Rising Above Mediocrity

Last weekend I found myself facing frustration after frustration while working on advertising materials related to my novel, and these setbacks left me feeling severely demotivated. My weekend did not feel like a break from work and left me antsy from the lack of resolution to the issues I encountered. Again, I am missing my self-imposed deadlines for finishing this project. I headed back to the office on Monday still stressed and exhausted, having failed in making the progress necessary to move forward with self-publishing.

Many people in my life don’t understand why I get so discouraged and frustrated over missing self-imposed deadlines. But nearly everything in our lives is structured around dates and deadlines, whether you’re talking work, school, appointments, sales, applications, or even taxes. There are deadlines or cutoff dates for everything! And by setting deadlines, I am trying to elevate my writing and creative pursuits from a hobby to something more serious.

There are countless hobby writers in the world. Some of them stick to writing fanfiction, borrowing other people’s characters and settings, because they have no desire beyond celebrating a shared love of a fandom. Other hobby writers don’t take their writing seriously enough to polish it before presenting it to readers; many such writers have given self-publishing a bad name in the past, because they want the credit (look at me! I’m a published author!) without putting in the appropriate work. And still other hobby writers don’t believe anyone would be interested in reading their stories and hide their writing away from readers except for maybe a select few friends and family members. None of these people put in the effort to finish the work required to show they take their writing seriously.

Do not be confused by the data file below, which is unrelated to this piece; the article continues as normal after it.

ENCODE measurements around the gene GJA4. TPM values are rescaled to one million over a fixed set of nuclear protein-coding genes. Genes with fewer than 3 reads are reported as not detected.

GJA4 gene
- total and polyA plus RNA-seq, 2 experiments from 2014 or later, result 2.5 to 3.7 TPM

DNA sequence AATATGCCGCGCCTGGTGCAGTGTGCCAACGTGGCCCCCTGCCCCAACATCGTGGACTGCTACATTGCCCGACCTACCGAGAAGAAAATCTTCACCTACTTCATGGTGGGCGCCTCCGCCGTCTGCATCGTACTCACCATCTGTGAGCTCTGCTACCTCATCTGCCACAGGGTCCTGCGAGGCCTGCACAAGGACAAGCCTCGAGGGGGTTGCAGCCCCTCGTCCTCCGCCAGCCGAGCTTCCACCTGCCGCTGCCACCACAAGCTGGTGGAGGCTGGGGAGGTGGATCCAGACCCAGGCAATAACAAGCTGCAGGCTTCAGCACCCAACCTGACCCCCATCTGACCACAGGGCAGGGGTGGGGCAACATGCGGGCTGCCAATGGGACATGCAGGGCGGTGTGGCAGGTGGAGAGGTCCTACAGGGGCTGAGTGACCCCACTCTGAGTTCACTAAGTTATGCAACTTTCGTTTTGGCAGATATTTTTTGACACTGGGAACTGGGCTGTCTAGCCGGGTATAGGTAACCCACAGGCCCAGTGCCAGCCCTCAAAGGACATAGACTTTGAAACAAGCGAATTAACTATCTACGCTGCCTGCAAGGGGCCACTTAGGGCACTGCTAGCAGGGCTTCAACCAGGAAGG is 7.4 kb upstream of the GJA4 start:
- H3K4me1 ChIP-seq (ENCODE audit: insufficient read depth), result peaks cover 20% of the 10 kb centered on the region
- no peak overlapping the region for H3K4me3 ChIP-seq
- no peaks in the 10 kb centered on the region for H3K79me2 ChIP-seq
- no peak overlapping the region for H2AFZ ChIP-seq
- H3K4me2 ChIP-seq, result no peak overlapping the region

I want to take my writing seriously. I have wanted to become a published author since I was old enough to read and write on my own. Unfortunately, finishing the process has eluded me. Life tries to conspire against me as it did last weekend. The whole point of giving myself deadlines is to try and overcome such obstacles but presenting something rushed and sloppy without putting in the appropriate work doesn’t seem much better. Over the years, I’ve watched my father not finish many of his own projects because they turned out to be harder than anticipated. And I’ve heard my mother say things like, “Are you sure you want to do that? It’s going to be a lot of work/too much work.”

But anything worth doing and doing well is always going to take more effort than the average person wants to give. The people who shine are the ones who don’t give into mediocrity and pursue their dreams for themselves first and everyone else second. They don’t settle for acceptable. They don’t compete with others. They push to continue growing their own talents, skills, and knowledge throughout their lives. They may finish one project, but then move onto the next, always pursuing more.

I want this for my writing. But I also want this for my other creative pursuits too.


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